How to Write a Persuasive Speech on (Just About) Anything

When I was a kid, my older brother tried to convince me that I was an alien and that Mom and Dad would send me back to my own planet if I misbehaved.

Older siblings can be pretty persuasive, and if you’ve ever fallen victim to this persuasion (as I may have done once or twice), you already have a good understanding of what it takes to convince an audience.

How do you translate your experiences of being persuaded into being persuasive in your upcoming persuasive speech?


Here’s what you need to know to write a persuasive speech on just about anything.

The Art of Persuasion

Before you get started on your speech, it’s a smart idea to take the time to review a variety of techniques you can use to persuade your audience.

Thus, before we start the “how to” of how to write a persuasive speech, take a look at these articles:

Ready to move on to learning how to write a persuasive speech? Excellent. Let’s start with topic selection.

Step 1: Choose a Topic for Your Persuasive Speech

child looking up at night sky and stars

Choosing the right topic for your persuasive speech is just as important as choosing the right topic for a persuasive essay.

One of the first steps of topic selection is to understand your assignment.

You need to know, for instance, if there are any guidelines (or prohibitions) on topics. For example, can your speech attempt to convince your classmates to buy you lunch, or can you attempt to convince your teacher to not assign any more homework this year?

Does your speech need to be about a more serious topic like texting and driving or cyberbullying? If so, does it need to include research?

Once you understand the parameters of your assignment, think about your own interests and whether you can be convincing while speaking about a given topic.

Let’s say your BFF suggests you speak about whether fast food should be served in public high schools. If it doesn’t matter to you what schools serve because you think it all tastes awful, this probably isn’t the best topic for you.

Exhausted your mental resources and can’t think of the perfect topic for your persuasive speech? Here are 137 ideas:

I’ve decided that my speech (for example purposes in this article) will focus on aliens.

alien silhouette in front of sunset

Step 2: Develop a Focus for Your Persuasive Speech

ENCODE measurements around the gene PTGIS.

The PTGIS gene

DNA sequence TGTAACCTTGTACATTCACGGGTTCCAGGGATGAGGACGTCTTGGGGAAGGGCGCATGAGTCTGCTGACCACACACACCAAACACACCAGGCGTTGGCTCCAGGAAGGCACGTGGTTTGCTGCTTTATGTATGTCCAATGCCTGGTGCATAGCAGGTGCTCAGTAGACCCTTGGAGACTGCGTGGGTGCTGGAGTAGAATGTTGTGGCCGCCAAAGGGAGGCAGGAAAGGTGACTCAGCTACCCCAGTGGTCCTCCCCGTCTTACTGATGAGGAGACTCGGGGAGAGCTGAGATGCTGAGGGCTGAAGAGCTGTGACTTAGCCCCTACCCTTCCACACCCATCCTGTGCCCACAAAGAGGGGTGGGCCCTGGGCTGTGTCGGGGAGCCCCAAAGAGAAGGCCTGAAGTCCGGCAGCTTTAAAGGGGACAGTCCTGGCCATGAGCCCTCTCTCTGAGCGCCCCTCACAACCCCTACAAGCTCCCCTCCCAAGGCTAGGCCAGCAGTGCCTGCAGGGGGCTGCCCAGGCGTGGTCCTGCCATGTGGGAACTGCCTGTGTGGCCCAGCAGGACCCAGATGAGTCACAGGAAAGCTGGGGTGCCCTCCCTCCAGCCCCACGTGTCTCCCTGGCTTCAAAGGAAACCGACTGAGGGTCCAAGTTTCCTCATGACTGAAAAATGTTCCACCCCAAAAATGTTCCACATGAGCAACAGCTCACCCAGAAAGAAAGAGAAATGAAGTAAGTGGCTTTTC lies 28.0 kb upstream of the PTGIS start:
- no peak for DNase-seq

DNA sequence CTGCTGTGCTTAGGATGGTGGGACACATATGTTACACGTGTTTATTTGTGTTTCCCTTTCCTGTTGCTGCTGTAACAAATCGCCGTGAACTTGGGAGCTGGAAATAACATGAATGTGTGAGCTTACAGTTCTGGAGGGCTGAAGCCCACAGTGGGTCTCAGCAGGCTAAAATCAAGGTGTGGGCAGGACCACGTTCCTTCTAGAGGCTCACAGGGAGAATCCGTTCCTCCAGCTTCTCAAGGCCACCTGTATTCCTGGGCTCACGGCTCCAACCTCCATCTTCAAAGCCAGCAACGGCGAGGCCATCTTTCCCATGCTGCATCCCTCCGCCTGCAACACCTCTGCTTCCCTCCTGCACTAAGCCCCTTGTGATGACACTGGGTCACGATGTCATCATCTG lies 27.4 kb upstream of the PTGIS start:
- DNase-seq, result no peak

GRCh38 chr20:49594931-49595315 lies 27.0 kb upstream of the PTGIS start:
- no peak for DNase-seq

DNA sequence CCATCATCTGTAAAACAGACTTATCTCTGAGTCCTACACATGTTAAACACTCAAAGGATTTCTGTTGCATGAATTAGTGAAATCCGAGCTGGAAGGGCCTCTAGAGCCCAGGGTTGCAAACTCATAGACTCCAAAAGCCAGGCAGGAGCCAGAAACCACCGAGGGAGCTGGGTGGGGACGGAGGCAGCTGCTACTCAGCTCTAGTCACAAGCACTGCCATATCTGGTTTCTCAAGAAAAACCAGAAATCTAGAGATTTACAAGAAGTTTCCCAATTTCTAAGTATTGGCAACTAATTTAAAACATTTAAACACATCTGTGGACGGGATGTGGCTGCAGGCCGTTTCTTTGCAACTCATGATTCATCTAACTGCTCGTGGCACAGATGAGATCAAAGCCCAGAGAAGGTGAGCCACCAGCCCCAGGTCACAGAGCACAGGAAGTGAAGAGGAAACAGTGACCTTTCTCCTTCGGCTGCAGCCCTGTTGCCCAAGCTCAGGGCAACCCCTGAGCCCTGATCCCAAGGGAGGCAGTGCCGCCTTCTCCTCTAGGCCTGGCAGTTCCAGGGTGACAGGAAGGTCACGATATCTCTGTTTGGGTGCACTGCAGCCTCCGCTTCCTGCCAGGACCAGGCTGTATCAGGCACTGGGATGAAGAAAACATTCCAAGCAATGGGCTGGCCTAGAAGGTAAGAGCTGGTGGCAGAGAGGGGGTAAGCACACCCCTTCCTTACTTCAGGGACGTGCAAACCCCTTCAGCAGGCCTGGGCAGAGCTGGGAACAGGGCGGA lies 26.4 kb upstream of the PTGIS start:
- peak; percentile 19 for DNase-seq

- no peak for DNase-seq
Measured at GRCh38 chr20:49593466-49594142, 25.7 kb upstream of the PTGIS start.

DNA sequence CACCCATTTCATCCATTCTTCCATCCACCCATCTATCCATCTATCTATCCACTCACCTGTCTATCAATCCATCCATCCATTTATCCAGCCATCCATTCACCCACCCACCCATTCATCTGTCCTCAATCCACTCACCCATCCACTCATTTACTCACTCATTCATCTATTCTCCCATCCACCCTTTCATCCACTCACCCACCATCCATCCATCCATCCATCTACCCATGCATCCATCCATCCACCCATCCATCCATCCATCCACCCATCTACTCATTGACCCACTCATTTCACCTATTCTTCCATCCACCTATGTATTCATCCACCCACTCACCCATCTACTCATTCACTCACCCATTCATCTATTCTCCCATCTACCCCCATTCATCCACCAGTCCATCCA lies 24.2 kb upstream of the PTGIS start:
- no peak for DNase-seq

Once you have a topic for your speech, you’ll need to narrow it appropriately.

If you want to write about graffiti, for instance, you can’t just start writing everything you know about the topic. (If you do, you’ll end up with lots of content, and you’ll be able to meet the time requirements—but trust me, you won’t end up with a good persuasive speech.)

Instead of just randomly writing about the topic, develop a persuasive focus.

If you were writing about graffiti, for instance, you could write about why graffiti is actually art rather than vandalism or why graffiti needs to be cleaned up in a specific neighborhood.

In my example, I chose aliens as my broad topic, and I’m going to narrow my topic to the existence of aliens. That is, I hope to persuade my audience to believe that aliens exist. But I could be even more specific and try to persuade my audience that television and movie aliens are based on real aliens already on Earth. (Who’s to say Spock isn’t an actual extraterrestrial on our planet?)

Once you’ve nailed down your focus, It’s time to start developing the nuts and bolts of the speech.

Step 3: Outline the Main Ideas of Your Persuasive Speech

After you’ve narrowed your topic, outline the main ideas.

When developing the main ideas of your speech, first consider whether you’re required to complete research. If you need to cite sources, make sure to locate credible resources.

Don’t forget to check to see what types of sources you can use too. You might be able to cite all websites, but you may be required to cite more scholarly resources, such as books or journals.

Creating the outline

So about that outline.

Unless a formal outline is required, you can jot down ideas in any outline format that works for you. You can also try a graphic organizer to visualize ideas.

You can also simply write a few notes to help get your ideas rolling.

For example, I might list the following as my main ideas about the existence of aliens:

  • Water is necessary for life, and water is present on a number of planets.